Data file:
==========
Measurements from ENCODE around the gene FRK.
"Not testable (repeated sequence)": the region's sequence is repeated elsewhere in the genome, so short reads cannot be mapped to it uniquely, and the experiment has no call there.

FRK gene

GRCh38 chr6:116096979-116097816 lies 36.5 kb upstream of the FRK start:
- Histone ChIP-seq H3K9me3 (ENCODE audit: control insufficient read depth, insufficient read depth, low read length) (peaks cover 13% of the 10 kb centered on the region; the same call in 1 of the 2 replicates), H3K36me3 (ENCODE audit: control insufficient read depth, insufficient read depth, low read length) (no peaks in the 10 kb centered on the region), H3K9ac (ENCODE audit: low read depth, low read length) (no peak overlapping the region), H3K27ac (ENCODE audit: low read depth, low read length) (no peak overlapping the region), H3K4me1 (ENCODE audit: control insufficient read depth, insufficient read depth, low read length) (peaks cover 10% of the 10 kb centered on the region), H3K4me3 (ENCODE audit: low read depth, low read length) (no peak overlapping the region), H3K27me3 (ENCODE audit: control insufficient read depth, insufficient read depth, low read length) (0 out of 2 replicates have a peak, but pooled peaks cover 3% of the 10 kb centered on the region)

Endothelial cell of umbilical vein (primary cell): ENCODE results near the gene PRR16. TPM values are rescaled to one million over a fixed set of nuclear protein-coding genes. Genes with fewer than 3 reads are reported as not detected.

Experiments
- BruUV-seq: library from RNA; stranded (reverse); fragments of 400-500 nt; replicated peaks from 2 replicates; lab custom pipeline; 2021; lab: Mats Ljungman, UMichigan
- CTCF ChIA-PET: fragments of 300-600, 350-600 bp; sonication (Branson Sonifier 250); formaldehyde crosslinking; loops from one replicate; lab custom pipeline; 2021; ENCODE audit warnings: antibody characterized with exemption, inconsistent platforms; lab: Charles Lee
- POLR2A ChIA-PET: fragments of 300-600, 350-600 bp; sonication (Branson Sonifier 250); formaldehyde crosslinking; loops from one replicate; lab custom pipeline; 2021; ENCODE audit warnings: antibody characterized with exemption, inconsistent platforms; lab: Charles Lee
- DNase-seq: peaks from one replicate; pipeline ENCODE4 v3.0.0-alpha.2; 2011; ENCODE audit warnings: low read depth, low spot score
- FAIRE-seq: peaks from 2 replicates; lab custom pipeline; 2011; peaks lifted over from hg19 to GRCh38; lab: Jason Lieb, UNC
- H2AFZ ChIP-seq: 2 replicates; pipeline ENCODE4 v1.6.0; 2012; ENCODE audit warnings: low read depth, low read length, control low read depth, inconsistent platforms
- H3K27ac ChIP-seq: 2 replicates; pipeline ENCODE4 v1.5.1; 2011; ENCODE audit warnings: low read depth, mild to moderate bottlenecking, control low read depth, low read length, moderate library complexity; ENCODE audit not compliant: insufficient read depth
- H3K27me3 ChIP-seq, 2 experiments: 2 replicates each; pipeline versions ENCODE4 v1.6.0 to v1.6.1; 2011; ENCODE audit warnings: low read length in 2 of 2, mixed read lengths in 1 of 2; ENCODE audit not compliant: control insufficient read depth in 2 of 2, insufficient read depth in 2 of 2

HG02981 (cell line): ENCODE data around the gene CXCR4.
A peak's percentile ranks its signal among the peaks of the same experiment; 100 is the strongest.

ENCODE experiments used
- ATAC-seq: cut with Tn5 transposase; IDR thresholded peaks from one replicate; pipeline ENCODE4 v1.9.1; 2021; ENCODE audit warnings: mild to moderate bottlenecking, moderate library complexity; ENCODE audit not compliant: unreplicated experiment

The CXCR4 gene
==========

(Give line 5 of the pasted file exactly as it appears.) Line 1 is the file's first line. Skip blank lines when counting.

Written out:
- Histone ChIP-seq H3K9me3 (ENCODE audit: control insufficient read depth, insufficient read depth, low read length) (peaks cover 13% of the 10 kb centered on the region; the same call in 1 of the 2 replicates), H3K36me3 (ENCODE audit: control insufficient read depth, insufficient read depth, low read length) (no peaks in the 10 kb centered on the region), H3K9ac (ENCODE audit: low read depth, low read length) (no peak overlapping the region), H3K27ac (ENCODE audit: low read depth, low read length) (no peak overlapping the region), H3K4me1 (ENCODE audit: control insufficient read depth, insufficient read depth, low read length) (peaks cover 10% of the 10 kb centered on the region), H3K4me3 (ENCODE audit: low read depth, low read length) (no peak overlapping the region), H3K27me3 (ENCODE audit: control insufficient read depth, insufficient read depth, low read length) (0 out of 2 replicates have a peak, but pooled peaks cover 3% of the 10 kb centered on the region)